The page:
It came after claims from politicians, including Attorney General Suella Braverman, that the Bank was asleep at the wheel and allowed inflation to get out of control.

Mr Bailey told BBC Radio 4’s Today programme said he does not believe the Bank acted too slowly and that earlier action could have brought forward a recession.

“We don’t make policy with the benefit of hindsight,” he added.

“I’d challenge anyone sitting here a year, two years ago, to say there will be war on Ukraine and it will have this effect on inflation.”

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Bank of England governor urges workers to limit pay rise demands to curb inflation

With the Bank of England’s interest rate increases came governor Andrew Bailey’s suggestion that workers should limit their demands for a pay rise this year warning of the impact of high inflation on those who don’t have ‘bargaining power’.

Andrew Bailey said the problem was one “we all have to be very conscious of” hours after he warned households will suffer the deepest fall in living standards on record as the UK plunges into a yearlong recession this autumn.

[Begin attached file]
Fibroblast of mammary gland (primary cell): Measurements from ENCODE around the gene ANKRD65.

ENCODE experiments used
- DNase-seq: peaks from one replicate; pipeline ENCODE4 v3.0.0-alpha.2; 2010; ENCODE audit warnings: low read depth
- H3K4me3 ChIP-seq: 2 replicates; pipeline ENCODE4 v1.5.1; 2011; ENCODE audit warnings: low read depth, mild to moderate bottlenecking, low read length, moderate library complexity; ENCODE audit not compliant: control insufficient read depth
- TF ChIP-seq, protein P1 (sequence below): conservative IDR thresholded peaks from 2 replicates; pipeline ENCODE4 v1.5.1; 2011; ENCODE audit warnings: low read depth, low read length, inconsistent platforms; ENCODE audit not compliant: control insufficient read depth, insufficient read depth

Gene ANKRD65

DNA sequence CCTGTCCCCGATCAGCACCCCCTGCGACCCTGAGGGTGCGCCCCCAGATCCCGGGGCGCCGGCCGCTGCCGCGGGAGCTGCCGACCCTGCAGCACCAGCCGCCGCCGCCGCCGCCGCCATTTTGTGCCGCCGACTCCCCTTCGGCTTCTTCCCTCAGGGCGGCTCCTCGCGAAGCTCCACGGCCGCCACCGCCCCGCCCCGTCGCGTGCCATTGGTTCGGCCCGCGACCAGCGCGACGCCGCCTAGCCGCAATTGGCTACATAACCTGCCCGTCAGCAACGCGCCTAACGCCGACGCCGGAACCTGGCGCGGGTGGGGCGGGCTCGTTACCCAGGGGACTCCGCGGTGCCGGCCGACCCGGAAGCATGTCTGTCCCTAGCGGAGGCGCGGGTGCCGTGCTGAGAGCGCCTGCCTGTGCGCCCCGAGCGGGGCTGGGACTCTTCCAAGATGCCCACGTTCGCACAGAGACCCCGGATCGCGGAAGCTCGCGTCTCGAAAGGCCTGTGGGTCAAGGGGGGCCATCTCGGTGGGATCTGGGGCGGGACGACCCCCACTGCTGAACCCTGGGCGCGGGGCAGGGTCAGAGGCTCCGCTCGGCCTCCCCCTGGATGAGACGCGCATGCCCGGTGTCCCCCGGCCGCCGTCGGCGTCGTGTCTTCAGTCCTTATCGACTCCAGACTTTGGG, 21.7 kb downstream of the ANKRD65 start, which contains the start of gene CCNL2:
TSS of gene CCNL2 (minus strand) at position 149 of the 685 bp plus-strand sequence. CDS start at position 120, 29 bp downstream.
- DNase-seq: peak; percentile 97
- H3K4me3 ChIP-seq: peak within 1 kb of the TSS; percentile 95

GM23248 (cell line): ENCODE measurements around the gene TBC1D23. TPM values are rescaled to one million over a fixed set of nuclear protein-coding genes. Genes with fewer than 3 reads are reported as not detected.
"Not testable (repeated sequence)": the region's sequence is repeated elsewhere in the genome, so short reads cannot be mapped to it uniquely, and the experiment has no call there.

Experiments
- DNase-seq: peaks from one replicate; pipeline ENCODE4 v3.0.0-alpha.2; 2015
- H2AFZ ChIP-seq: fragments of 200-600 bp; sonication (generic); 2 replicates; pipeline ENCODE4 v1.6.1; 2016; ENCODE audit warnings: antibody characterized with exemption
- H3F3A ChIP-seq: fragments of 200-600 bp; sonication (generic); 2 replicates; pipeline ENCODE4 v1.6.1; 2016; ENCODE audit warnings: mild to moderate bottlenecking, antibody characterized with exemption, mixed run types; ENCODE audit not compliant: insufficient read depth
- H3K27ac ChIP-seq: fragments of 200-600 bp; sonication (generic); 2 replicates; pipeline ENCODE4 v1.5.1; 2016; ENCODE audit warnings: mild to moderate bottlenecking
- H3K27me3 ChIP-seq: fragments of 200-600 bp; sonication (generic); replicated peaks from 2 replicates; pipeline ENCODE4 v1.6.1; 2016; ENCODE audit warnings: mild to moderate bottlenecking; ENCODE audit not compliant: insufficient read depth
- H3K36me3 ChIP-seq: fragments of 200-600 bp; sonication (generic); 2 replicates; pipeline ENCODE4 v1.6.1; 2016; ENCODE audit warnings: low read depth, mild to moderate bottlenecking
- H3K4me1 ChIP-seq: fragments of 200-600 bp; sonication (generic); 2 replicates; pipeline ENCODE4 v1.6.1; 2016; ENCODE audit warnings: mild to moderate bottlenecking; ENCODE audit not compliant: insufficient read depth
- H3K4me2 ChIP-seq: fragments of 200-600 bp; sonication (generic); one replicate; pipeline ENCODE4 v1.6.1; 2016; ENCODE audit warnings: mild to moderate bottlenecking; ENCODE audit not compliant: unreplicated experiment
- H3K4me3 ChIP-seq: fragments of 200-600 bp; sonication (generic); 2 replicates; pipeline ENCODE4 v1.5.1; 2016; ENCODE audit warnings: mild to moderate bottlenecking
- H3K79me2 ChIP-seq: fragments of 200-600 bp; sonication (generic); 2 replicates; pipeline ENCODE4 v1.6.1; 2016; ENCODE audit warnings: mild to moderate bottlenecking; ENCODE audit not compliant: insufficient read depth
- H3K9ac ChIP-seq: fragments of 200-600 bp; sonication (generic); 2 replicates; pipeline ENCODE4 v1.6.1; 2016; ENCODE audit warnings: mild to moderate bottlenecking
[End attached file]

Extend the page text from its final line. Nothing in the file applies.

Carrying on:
Calling for wage restraint, Mr Bailey said: “If everybody tries to beat inflation, it doesn’t come down, it gets worse, that’s the problem.”

He added: “There’s a second problem. I put this in terms of high pay rises and high price increases, because in that world it’s the people who are least well off who are worst affected, because they don’t have the bargaining power. I think that is something that broadly we all have to be very conscious of.”

(PA Wire)

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ICYMI: UK faces long recession and deepest plunge in living standards on record

Yesterday the Bank of England announced that interest rates would be increased to 1.75 per cent, in addition to an ominous warning that Britain will plunge into a year-long recession this autumn in which households will be hit by the deepest fall in living standards on record.

In one of its bleakest ever assessments of UK economic prospects, the Bank’s Monetary Policy Committee (MPC) said inflation will now peak at 13.3 per cent in the final three months of this year as average energy bills treble from £1,200 in 2021 to £3,500 by October.

The economy is now forecast to shrink in five consecutive quarters for the first time since the global financial crash of 2008.

More below from our business correspondent, Ben Chapman:

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Welcome

Good morning and welcome to The Independent’s live blog coverage following yesterday’s interest rate announcement. We’ll be bringing the latest updates as the nation reacts to the Bank’s recession warning.